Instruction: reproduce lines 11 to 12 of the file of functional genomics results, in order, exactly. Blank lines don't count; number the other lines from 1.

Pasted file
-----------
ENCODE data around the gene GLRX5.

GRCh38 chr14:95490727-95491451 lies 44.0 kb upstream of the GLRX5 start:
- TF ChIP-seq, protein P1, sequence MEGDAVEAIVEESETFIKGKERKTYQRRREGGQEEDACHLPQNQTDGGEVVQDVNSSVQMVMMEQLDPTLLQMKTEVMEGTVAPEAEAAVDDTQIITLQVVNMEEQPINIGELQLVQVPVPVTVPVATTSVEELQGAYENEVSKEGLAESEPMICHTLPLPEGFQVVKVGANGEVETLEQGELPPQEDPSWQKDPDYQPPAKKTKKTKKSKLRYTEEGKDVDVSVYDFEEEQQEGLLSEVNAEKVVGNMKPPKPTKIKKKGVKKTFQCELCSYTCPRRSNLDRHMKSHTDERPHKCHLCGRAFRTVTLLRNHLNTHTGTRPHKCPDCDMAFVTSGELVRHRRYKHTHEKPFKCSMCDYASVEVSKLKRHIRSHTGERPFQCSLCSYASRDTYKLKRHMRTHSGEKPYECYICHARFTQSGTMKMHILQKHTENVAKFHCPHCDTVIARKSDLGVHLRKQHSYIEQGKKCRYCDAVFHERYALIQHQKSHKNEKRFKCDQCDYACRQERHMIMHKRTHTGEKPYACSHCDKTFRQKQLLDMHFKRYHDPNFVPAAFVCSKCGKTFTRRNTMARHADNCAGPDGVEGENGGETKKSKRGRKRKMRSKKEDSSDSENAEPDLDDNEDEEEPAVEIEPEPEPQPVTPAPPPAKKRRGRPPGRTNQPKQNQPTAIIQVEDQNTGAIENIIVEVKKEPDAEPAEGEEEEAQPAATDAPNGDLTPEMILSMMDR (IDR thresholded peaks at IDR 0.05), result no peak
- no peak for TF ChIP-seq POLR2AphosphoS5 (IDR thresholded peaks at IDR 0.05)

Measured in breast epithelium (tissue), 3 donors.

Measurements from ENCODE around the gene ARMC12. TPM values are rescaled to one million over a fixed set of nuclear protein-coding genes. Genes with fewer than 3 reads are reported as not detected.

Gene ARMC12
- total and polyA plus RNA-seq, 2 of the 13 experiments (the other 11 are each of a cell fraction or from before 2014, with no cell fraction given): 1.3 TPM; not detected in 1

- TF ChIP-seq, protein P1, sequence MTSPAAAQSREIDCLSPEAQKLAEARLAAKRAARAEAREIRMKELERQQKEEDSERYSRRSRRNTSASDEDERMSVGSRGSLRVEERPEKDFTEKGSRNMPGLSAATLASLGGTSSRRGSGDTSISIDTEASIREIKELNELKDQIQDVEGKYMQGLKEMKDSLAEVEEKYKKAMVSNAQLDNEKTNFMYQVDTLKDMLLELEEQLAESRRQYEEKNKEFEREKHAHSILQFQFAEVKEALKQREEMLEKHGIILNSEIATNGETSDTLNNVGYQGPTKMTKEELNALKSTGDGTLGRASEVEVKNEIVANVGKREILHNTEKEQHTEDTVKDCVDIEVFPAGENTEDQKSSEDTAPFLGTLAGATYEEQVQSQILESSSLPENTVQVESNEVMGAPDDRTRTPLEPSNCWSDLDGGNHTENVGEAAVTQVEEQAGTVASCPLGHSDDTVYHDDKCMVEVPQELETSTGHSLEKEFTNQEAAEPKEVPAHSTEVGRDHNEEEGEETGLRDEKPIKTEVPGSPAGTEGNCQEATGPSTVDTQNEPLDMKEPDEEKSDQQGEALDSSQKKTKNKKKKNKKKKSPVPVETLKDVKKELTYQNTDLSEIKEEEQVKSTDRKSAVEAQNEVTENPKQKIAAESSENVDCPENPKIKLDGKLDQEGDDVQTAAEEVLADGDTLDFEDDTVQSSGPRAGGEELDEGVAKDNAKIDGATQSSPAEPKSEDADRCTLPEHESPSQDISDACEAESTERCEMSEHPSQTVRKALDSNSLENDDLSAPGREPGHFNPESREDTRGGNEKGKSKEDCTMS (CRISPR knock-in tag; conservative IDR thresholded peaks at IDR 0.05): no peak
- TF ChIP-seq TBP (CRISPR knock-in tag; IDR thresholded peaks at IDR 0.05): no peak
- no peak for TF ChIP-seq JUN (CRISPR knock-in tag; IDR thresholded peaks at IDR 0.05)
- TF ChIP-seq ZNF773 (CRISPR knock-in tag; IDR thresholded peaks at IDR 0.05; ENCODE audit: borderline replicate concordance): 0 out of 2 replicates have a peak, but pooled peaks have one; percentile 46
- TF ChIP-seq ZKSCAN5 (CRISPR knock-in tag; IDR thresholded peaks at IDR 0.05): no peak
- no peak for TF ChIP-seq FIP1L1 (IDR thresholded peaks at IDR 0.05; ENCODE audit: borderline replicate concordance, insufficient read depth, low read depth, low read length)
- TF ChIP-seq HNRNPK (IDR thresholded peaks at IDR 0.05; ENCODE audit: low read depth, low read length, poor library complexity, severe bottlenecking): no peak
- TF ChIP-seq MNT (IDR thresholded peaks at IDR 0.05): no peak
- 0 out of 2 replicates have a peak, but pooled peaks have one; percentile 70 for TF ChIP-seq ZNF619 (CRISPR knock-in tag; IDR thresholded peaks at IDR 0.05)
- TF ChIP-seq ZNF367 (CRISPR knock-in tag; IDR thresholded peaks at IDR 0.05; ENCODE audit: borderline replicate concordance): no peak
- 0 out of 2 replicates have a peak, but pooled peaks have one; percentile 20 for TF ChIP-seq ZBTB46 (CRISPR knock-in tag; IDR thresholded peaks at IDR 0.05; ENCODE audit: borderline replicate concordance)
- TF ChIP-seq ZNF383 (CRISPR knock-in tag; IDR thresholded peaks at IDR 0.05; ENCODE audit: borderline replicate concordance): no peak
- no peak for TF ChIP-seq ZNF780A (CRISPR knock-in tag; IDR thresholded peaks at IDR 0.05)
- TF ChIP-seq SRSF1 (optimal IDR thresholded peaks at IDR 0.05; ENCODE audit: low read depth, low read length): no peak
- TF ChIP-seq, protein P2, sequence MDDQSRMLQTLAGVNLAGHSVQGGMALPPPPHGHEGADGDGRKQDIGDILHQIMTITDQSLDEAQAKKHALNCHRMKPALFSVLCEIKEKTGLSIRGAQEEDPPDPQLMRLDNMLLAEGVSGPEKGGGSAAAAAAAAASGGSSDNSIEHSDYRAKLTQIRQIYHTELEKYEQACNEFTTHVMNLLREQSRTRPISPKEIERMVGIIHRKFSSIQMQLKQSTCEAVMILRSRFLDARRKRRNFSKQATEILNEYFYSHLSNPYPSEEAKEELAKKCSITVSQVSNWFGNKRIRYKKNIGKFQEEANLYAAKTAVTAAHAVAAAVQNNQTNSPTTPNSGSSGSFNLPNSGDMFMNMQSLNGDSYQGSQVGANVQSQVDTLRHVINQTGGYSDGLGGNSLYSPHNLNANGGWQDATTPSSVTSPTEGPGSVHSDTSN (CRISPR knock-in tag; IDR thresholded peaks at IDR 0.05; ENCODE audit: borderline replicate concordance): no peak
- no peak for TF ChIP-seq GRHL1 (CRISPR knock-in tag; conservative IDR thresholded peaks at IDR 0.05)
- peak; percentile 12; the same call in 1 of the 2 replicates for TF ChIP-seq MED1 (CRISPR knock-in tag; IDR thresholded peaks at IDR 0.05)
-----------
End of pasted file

- no peak for TF ChIP-seq JUN (CRISPR knock-in tag; IDR thresholded peaks at IDR 0.05)
- TF ChIP-seq ZNF773 (CRISPR knock-in tag; IDR thresholded peaks at IDR 0.05; ENCODE audit: borderline replicate concordance): 0 out of 2 replicates have a peak, but pooled peaks have one; percentile 46